Scottish museum triumph

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Nick Larkin reports on a successful open day at Lathalmond

The world’s largest bus museum held a highly successful open weekend just a couple of weeks after it was confirmed the event was going ahead following the relative easing of Covid-19 restrictions.
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Visiting vehicles old and new joined the 170 or so exhibits at the Scottish Vintage Bus Museum for the two-day show on the weekend of 21/22 August. A free service operated from Dunfermline bus station to the event at the Lathalmond-based attraction. Exhibits included ex-Lothian Dennis Dart SLF/Plaxton Super Pointer 2 61, SK52 OJE, latterly used by Artemis Intelligent Power, Loanhead as testbed for its hydraulic hybrid driveline in partnership with Lothian and technical support from Alexander Dennis. The bus is now part of the SVBM collection.

Museum spokesman Jasper Pettie said: “It went very well, considering that we didn’t know until 9 August if it could go ahead We had rain on the Saturday but that didn’t really cause problems.”

The museum is open every Sunday until the first weekend in October.

Numerically the last Leyland bought by Lothian, this 1991 Leyland Lynx ended its service days with Brylaine in Lincolnshire. It was saved from going for scrap and superbly restored, including the reinstatement of a second passenger door. RICHARD WALTER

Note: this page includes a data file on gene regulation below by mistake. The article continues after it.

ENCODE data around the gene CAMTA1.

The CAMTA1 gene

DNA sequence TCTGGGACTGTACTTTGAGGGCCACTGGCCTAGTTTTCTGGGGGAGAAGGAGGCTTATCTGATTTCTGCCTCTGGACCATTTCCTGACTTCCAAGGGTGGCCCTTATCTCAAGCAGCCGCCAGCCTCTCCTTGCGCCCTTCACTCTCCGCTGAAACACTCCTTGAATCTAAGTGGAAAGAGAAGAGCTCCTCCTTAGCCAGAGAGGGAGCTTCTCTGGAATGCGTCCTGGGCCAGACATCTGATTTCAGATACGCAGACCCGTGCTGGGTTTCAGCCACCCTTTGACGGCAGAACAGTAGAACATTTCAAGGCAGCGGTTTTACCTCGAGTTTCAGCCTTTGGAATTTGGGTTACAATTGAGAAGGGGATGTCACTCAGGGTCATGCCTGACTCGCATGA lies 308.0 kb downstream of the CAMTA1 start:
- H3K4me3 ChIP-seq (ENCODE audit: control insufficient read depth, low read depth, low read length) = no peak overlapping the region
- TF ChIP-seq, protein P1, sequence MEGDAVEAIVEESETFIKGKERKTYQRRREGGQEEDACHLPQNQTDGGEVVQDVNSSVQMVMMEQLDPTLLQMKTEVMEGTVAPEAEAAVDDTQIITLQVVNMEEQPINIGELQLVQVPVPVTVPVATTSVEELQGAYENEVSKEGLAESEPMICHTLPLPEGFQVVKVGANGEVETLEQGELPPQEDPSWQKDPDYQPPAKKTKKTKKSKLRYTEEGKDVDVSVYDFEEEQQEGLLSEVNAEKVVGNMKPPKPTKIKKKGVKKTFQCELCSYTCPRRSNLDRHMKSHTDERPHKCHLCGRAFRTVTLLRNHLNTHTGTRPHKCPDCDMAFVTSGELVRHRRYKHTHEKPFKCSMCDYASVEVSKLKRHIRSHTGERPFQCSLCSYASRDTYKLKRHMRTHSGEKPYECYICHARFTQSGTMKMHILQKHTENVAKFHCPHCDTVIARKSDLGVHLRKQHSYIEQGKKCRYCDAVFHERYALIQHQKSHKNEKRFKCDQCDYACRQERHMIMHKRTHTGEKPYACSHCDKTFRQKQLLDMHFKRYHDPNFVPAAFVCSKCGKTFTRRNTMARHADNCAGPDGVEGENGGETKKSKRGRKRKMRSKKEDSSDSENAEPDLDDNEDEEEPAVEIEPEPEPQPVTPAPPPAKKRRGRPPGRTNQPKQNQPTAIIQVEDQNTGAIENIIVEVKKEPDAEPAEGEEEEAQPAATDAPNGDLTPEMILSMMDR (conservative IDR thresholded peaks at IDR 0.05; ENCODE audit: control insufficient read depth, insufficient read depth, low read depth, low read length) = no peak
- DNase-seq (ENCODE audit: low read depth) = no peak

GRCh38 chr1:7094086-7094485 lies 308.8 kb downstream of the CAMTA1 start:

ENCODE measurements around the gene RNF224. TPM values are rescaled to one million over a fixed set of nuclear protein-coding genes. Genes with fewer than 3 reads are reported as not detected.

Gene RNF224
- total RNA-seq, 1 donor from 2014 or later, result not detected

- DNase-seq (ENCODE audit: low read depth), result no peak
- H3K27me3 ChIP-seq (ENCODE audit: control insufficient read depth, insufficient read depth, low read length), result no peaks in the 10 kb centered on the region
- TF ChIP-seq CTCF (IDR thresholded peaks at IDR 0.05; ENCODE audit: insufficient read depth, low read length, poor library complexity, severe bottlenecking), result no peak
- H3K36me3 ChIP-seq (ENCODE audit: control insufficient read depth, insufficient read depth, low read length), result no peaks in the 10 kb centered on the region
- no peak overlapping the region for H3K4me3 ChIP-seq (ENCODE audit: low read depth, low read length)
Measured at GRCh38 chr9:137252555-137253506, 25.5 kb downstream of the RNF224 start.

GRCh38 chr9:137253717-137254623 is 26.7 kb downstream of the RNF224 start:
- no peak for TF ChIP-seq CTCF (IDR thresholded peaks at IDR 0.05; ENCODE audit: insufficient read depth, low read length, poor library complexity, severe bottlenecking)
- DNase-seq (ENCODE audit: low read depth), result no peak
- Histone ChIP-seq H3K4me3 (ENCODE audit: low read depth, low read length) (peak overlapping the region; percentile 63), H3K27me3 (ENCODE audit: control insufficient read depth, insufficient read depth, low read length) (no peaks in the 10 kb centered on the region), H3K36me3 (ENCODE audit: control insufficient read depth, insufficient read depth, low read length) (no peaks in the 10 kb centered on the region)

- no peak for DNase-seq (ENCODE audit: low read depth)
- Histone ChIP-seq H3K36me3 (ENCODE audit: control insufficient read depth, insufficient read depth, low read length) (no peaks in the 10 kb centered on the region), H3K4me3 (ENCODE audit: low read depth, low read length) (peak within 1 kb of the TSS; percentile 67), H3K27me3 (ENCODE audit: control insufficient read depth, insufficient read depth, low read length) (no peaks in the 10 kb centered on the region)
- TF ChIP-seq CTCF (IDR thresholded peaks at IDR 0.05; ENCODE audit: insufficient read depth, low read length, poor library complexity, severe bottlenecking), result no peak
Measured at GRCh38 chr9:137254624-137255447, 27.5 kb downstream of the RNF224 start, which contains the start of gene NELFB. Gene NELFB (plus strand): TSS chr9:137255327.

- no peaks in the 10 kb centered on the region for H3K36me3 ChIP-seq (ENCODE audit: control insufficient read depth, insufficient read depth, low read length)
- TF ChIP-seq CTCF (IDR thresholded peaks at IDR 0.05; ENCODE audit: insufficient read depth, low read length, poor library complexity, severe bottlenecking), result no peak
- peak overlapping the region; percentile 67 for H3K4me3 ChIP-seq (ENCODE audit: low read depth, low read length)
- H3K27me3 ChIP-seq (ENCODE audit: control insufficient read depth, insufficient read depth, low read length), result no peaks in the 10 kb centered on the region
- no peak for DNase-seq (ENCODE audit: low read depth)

One of the first buses to be operated by Stagecoach, this new to Fife 1964 Bristol Lodekka FS6G has been restored to original livery. RICHARD WALTER

 

 

 

 

 

 

 

 

 

 

Leaving Dumfermline Bus Station is JWS 594, which began life as a London example, GLL 577, in 1943 but ten years later was rebuilt and re-registered by Edinburgh Corporation. RICHARD WALTER

 

 

 

 

 

 

 

 

 

 

 

Tours are held of the museum’s extensive workshops every Sunday until October. RICHARD WALTER

 

 

 

 

 

 

 

 

 

 

One of the smallest buses at the museum is this 1924 Ford BB with James Martin 14-seat body, new to David Lawson of Kirkintilloch. When rescued for preservation in 1967 it had become a children’s play hut, finally carrying passengers again 50 years later. RICHARD WALTER

 

 

 

 

 

 

 

 

 

 

 

This Bedford SB with a Mulliner body was originally a Royal Navy bus new in 1953 and registered 51 51 RN. It was sold to A&C McLennan in late 1965 and re-registered FGS 59D in 1966. Its petrol engine was later replaced by a diesel, and the bus spent 25 years transporting berry pickers before passing to the McLennan Preservation Group. RICHARD WALTER

 

 

 

 

 

 

 

 

 

 

 

 

Microcars meet large buses. For the record, that’s a Meadows Frisky in front followed by a Bond Minicar! RICHARD WALTER

 

 

 

 

 

 

 

 

 

 

 

Taking the museum into the low-floor era is this 2002 new to Lothian Dennis Dart SLF/Plaxton Super Pointer, latterly a testbed for Artemis Power’s hydraulic hybrid driveline. RICHARD WALTER

 
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